Those Career Center woes
“Got a job yet?” is a question that Erica L. Humphrey has asked in the subject heading of more than one of her Career Center e-mails. I think she knows that I don’t have a job. I think she is mocking me. “Please hire me…” Humphrey wrote in another recent subject heading. Now, I think she is making me sound desperate.
I am desperate, but I don’t need to be reminded of it every time I log into my e-mail account.
In this less-than-ideal job market, I feel that (on the surface level) the Career Center has been less-than-sympathetic to the plight of seniors who are struggling to get through their last year of college, let alone figure out what they’re going to do after it.
“If you don’t make an appointment with the Career Center, you won’t get a job.” This is the message I came away with from the Center’s mandatory senior meeting at the beginning of the semester, which opened with Roger Woolsey reciting a list of dispiriting statistics about the shrinking U.S. job market.
I understand that Woolsey and his team are trying to encourage students to utilize an available, invaluable resource, but why must they be so pessimistic in their persuasion?
If the Career Center is trying to scare us into figuring out our future, I think I can speak on the behalf of my fellow classmates when I say this: we’re already scared. We have daily front-page New York Times articles to remind us of the ailing economy, we have parents who’ve been laid-off and we have recently graduated friends who are still living with their parents.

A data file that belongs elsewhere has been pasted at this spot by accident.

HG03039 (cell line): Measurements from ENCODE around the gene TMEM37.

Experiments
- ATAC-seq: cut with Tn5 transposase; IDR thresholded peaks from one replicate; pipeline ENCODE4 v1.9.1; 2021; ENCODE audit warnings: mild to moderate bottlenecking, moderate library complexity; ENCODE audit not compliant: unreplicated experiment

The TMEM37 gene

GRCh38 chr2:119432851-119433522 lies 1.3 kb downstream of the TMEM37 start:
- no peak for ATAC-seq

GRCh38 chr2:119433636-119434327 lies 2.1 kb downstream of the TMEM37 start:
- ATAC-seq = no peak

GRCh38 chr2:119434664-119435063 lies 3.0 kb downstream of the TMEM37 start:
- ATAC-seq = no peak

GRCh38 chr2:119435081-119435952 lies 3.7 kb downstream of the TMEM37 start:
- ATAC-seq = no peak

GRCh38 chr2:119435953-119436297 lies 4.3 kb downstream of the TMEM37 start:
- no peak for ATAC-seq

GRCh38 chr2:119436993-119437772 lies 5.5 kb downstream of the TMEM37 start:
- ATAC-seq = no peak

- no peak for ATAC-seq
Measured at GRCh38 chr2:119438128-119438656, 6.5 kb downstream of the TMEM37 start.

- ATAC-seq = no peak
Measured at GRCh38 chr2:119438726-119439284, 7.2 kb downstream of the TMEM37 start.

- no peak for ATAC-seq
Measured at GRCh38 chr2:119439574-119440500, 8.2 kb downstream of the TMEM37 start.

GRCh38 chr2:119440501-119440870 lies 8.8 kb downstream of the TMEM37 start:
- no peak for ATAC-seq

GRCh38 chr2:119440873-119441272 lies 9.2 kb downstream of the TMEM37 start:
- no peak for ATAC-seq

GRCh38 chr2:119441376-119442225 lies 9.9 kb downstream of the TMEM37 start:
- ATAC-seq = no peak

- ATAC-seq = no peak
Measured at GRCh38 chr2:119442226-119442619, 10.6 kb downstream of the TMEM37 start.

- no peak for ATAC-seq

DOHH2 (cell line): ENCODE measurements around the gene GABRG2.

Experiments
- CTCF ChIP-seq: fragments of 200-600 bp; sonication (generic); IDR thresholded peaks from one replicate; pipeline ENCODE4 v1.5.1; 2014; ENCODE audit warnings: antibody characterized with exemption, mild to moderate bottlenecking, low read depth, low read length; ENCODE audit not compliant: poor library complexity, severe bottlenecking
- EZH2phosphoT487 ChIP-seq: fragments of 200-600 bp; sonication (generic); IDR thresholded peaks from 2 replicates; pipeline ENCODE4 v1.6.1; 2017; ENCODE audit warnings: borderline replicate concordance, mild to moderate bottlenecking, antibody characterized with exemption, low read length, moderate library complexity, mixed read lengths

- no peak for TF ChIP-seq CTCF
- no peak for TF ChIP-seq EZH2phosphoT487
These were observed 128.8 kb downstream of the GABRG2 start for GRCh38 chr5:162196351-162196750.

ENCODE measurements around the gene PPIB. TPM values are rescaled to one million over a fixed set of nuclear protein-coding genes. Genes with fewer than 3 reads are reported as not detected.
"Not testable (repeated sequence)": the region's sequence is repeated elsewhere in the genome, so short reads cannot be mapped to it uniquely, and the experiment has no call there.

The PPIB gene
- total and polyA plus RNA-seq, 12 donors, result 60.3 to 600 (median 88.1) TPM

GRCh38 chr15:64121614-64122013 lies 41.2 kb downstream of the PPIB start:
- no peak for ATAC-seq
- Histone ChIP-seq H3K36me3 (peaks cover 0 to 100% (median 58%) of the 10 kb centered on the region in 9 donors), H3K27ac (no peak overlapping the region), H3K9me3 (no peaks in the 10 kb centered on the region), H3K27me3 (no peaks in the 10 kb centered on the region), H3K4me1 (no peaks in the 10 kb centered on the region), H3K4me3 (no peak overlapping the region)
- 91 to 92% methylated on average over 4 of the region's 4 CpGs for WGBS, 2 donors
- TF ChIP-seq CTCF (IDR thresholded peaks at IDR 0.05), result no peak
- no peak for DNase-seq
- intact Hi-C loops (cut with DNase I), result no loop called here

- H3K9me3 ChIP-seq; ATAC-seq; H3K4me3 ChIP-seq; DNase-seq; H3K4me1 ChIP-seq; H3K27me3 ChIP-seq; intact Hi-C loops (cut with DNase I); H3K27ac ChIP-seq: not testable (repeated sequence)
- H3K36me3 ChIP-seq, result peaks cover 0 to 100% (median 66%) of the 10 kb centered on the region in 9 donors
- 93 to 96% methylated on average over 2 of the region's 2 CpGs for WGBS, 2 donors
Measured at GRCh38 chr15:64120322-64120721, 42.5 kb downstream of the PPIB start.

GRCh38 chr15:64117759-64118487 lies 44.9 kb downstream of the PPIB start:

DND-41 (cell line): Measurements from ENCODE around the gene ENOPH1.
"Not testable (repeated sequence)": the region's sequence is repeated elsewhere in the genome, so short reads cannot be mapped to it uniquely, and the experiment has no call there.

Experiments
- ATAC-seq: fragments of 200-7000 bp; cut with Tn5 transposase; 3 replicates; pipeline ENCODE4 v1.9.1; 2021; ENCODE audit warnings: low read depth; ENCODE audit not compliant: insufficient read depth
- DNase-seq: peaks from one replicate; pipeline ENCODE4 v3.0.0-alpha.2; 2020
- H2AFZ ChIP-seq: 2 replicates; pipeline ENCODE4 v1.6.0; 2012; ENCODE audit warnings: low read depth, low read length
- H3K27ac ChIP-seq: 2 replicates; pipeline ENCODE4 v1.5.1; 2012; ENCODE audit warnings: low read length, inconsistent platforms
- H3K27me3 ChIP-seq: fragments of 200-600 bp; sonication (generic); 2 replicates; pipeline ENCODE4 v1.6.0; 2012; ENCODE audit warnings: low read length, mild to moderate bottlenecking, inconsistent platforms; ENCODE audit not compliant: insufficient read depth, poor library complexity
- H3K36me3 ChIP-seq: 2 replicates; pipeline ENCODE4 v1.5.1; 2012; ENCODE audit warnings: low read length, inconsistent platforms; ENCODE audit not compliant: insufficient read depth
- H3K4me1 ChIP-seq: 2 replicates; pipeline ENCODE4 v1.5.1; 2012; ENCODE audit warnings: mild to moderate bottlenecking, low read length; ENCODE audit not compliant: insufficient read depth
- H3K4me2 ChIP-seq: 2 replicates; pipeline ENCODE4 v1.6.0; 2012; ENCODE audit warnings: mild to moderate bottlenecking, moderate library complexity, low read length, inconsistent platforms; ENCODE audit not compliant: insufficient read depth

We are terrified. What we need from the College is encouragement, and encouragement can be as simple as a couple of words in an email subject heading.
I’m not asking for overly cheery assertions like: “You can get a job today!” or “We know you are qualified!” I’m not asking for cutesy, faux optimistic affirmations of my own post-college prospects—a simple, straightforward “Job Opportunities” would suffice. For me, the biggest source of encouragement in my feeble job search has come not from the Career Center but from the Occupy Wall Street movement taking place miles away in New York City.
While many of the protesters on Wall Street are well-educated professionals with steady incomes, many are also living below the poverty line. Nevertheless, their signs read: “We are the 99%,” promoting a sense of solidarity and yes—optimism. The people occupying Wall Street aren’t holding signs saying, “We are NOT the 1%.”
This powerful movement calling for the end to suffering at the expense of corporate greed has helped put my stressful senior year into perspective, but it also supports my relatively insignificant woes: Occupy Wall Street proves that it is possible to remain hopeful in this undeniably harsh economic climate.